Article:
Extended Warranties Unwarranted, Except For Apple's
For most products, extended warranties are a "notoriously bad deal" because products seldom break within the three-year window specified by most offers, Consumer Reports says.
Consumer Reports, the independent product review and rating publication, has urged shoppers to turn a deaf ear to salespeople shilling extended warranties. In almost every case, such warranties are a waste of money.
One exception: Apple Computer's warranty extension for its Mac computers.
The publication claimed that its data shows extended warranties are a "notoriously bad deal" because products seldom break within the three-year window specified by most offers. "Based on our extensive testing and research, Consumer Reports has long advised against extended warranties," said Kim Kleman, deputy editorial director, in a statement. "A better idea is to buy a reliable brand."
One of the two exceptions the magazine called out was Apple's AppleCare Protection Program, which the computer maker sells as an add-on. The extended warranty for a 20-inch iMac, for instance, adds $169 to the machine's $1,499 base price.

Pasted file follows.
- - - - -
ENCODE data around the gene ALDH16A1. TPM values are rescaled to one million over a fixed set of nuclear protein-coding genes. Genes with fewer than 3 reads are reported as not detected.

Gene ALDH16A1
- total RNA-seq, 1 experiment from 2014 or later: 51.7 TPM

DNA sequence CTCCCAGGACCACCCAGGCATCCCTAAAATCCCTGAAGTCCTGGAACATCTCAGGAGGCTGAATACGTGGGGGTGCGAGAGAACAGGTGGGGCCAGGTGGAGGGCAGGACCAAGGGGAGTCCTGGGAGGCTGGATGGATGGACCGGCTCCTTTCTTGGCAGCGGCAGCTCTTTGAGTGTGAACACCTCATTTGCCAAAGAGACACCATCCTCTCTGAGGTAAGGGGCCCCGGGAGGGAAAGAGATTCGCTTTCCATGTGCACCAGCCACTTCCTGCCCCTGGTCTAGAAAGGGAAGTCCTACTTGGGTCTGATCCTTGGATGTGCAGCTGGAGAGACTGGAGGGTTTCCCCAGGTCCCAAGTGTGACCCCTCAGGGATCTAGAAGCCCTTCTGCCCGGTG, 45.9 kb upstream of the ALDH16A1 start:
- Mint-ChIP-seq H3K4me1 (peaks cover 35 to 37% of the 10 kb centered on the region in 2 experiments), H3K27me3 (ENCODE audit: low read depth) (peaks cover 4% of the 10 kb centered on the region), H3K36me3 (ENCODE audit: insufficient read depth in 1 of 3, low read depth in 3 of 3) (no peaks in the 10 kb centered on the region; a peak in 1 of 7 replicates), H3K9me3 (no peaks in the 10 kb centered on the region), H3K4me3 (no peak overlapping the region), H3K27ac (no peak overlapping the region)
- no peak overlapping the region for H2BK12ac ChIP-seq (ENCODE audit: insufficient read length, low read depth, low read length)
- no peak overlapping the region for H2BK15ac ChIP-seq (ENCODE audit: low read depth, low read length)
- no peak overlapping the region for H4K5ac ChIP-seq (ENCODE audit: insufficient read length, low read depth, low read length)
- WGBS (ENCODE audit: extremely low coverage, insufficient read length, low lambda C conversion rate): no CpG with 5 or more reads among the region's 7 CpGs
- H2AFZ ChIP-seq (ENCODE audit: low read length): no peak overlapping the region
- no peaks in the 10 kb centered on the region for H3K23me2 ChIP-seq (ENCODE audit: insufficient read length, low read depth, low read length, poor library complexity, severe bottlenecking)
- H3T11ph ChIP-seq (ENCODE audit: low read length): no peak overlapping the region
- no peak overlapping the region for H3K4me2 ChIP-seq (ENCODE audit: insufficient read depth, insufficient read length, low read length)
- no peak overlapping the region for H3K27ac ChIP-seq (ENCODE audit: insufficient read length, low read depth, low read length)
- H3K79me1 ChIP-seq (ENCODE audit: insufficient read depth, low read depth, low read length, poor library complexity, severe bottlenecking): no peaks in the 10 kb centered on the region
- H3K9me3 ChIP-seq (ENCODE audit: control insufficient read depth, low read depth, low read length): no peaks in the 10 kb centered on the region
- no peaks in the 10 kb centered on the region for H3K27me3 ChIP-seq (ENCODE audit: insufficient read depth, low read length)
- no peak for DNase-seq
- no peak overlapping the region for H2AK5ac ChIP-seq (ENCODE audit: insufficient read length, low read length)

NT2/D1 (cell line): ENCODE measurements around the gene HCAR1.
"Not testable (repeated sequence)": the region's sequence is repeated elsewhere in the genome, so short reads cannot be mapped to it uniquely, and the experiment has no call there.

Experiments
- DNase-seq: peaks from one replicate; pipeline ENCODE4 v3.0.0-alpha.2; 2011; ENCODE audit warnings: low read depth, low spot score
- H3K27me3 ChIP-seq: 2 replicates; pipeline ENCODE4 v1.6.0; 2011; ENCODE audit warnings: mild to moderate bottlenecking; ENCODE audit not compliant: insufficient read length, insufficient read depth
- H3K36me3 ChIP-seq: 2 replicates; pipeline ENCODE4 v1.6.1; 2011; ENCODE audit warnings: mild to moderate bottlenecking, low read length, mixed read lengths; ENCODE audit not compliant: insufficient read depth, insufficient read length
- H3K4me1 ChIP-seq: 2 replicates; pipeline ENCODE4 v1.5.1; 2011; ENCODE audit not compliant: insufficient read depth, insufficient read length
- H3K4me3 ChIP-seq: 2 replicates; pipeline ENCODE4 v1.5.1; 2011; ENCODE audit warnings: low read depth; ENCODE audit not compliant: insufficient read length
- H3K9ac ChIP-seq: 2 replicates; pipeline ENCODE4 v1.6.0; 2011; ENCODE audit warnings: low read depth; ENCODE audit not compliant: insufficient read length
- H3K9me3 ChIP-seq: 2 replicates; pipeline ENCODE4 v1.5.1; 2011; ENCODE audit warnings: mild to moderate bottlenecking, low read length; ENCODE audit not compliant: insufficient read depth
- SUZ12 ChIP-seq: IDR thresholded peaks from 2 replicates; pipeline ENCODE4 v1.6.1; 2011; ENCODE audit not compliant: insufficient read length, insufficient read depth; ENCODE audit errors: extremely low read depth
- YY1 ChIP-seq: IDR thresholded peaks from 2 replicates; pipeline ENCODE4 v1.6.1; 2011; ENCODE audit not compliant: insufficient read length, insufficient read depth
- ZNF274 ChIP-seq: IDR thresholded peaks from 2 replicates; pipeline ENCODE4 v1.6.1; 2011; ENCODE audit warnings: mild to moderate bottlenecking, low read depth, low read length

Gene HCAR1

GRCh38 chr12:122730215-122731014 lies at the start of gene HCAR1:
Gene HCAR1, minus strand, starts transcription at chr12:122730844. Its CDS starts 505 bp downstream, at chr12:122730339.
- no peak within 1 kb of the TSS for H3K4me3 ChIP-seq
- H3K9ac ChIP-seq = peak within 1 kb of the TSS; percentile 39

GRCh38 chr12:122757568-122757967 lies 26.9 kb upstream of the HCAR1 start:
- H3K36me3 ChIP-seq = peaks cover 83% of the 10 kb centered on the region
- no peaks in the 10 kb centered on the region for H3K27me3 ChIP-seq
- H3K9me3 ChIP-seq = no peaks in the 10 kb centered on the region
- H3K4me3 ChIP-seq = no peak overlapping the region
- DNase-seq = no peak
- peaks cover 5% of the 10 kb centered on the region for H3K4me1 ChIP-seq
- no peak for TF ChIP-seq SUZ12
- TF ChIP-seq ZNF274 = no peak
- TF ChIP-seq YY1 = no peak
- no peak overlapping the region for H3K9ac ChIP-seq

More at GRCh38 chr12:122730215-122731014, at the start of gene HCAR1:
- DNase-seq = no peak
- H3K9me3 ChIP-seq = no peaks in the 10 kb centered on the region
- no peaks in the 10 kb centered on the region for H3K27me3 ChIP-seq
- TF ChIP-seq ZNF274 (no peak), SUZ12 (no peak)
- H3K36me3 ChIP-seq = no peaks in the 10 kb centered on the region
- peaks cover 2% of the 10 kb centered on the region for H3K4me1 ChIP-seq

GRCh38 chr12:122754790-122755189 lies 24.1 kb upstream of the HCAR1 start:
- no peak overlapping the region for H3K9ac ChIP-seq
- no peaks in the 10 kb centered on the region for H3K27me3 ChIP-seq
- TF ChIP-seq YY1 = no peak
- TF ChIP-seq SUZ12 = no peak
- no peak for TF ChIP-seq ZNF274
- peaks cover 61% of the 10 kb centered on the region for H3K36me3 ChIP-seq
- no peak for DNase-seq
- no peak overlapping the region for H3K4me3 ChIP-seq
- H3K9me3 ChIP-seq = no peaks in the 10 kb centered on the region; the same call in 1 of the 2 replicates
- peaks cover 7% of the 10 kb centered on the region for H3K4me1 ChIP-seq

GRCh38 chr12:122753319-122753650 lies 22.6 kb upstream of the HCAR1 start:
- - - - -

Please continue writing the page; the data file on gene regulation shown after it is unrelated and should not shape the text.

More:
"[Macs] come with only 90 days of [phone] tech support, and the additional warranty extends that," said Consumer Reports.
The other product where an extended warranty is warranted: rear-projection microdisplay TV sets, which the publication pegged as both expensive to repair and three times more likely than other TV types to need repairs.
The Business of Going DigitalDigital business isn't about changing code; it's about changing what legacy sales, distribution, customer service, and product groups do in the new digital age. It's about bringing big data analytics, mobile, social, marketing automation, cloud computing, and the app economy together to launch new products and services. We're seeing new titles in this digital revolution, new responsibilities, new business models, and major shifts in technology spending.